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RN04_04: Children navigating economic inequalities
6:00pm - 7:30pm
Session Chair: Claudio Baraldi, University of Modena and Reggio Emilia
Location:GM.327 Manchester Metropolitan University
Building: Geoffrey Manton, Third Floor
4 Rosamond Street West
Off Oxford Road
Time allocation: 15' presentation directly followed by 5' consecutive discussion on the paper presented, and at the end of the session 10' general discussion of all papers presented in the session.
Does Money Matter? Examining the Relationship Between Material Resources and Children’s Subjective Well-Being
Enna Sinikka Toikka
University of Turku, Finland
This study exams the links between children’s material resources and the overall subjective well-being (SWB) by using regression analysis. The data is based on the international Children’s Worlds Survey (ISCWeB) collected 2016 in Finland. ISCWeB’s main idea is to collect data on perceptions and evaluations of children (8, 10 and 12 years olds) especially on subjective well-being matters. The data (N=2840) used in this paper is a representative sample of Finnish school-children
Adopting a child-centred point of view and focusing on subjective well-being has significantly shaped the child indicators research. Children themselves are increasingly used as an informants of their own lives. Despite the growing interest in child-derived measures there is a shortage of examining the suitable measures in detail. Previous research indicates contradictory evidence on the relationship between material resources and subjective well-being. Qualitative studies suggest strong evidence whereas findings from quantitative studies are more elusive. In this study the measures of material resources are child’s concern over family’s financial situation, their satisfaction with the things they have in general and material deprivation index. The Brief Multidimensional Students’ Life Satisfaction Scale (BMSLSS) is used as an indicator of multidimensional subjective well-being. BMSLSS contains of single-item measures of five key domains in children’s lives – family, friends, school, self-image and living environment and is academically widely accepted measure of SWB.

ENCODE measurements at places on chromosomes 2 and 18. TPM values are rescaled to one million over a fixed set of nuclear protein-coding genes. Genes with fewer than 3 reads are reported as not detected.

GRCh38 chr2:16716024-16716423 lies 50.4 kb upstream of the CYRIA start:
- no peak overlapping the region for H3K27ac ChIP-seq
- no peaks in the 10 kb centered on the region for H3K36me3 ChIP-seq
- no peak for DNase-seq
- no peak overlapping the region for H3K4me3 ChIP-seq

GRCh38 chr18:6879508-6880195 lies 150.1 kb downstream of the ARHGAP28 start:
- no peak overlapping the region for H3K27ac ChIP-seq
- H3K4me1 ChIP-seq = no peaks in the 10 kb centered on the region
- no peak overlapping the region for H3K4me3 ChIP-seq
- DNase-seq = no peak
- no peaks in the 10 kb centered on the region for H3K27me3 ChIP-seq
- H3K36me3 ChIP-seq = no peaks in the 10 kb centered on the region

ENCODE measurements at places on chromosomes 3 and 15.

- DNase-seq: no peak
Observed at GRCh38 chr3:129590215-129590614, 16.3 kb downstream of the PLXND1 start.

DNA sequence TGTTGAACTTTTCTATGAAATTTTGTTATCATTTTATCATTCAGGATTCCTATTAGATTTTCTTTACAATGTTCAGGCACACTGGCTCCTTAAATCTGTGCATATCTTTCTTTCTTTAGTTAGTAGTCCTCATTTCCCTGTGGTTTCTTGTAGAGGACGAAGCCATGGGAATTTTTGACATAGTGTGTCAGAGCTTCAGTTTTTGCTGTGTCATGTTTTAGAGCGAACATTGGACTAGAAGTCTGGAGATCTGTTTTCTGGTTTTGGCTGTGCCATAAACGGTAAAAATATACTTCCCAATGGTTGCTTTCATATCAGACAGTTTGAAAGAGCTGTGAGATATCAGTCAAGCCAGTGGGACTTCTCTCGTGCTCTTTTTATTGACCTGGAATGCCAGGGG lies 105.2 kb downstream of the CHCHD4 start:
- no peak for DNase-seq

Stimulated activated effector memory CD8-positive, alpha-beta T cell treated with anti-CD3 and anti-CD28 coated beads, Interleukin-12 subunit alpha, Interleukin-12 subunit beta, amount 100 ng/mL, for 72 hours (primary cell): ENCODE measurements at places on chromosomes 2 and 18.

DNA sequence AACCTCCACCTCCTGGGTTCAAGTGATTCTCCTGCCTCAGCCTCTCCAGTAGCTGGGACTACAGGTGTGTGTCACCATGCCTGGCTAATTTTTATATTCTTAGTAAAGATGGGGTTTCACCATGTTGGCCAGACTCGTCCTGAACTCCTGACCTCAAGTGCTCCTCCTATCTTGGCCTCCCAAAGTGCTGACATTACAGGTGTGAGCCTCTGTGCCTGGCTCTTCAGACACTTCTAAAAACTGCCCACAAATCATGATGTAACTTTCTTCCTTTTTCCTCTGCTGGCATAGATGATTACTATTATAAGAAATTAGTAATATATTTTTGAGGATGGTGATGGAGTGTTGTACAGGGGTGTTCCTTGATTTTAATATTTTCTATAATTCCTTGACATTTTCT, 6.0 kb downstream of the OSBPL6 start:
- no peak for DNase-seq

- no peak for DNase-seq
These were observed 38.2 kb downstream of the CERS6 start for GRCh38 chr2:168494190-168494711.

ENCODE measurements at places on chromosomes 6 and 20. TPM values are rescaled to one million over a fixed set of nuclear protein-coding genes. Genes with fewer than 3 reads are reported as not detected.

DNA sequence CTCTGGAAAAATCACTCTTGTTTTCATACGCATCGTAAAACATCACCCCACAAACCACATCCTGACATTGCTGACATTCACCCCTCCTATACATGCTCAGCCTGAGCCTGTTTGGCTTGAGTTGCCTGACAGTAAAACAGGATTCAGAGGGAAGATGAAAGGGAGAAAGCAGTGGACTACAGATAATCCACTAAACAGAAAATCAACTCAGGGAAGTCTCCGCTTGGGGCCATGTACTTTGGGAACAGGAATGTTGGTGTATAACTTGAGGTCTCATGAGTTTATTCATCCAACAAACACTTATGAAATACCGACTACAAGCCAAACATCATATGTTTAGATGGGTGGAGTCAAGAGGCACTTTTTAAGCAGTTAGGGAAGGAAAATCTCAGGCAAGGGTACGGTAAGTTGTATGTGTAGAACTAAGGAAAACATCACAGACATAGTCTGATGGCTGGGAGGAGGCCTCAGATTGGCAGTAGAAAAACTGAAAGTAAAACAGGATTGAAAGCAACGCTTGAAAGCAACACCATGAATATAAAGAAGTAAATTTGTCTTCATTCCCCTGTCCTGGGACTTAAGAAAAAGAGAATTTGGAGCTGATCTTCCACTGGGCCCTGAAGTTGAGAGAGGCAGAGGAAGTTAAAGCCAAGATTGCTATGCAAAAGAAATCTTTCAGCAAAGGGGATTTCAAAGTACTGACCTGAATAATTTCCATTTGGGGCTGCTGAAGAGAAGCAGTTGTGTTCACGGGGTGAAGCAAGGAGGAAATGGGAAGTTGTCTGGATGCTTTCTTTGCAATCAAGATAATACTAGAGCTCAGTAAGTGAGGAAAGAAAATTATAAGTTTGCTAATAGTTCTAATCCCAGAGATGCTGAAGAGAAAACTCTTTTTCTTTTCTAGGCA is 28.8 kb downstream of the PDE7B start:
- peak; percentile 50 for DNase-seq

The preliminary results indicate strong relationship between children’s material resources and the overall subjective well-being. However, the material deprivation index appear to be inconsistently connected to the overall subjective well-being.
The Liquid Lives of Poor Children: Water, Waste and Work in Informal Urban Childhood
Aston University, United Kingdom
This paper explores the social relations of urban childhood through the prism of water. More specifically, a focus on water permits understanding poor children’s integration into the informal social relations that increasingly define the cities of the global south (Davis 2006). Bounded by these informal urban childhoods, the paper specifically considers the opportunities and constraints that water presents to children when living in the context of acute urban poverty. As the basis of life, attention to water reveals some of the fundamental barriers children face to their existential reproduction and the labour required if access to clean drinking water is to be maintained. A focus on water further reveals how poor children confront the dilemmas posed by living in an environment where water is an endemic vector of dirt and disease, and the effort expended in maintaining a modicum of personal hygiene and well-being. As precipitation and flooding, water also reveals the precarious living conditions of children living on pavements or in dilapidated buildings and jerry-built shacks that increasingly define urban habitats. And in its commodified form, exploring the hawking and selling of water throws light on the terms upon which poor children are integrated into the informal economy. These themes will be explored by drawing on data from long-term research with street children in Accra, Ghana, and those living in a huge informal settlement adjacent to the city’s central business district.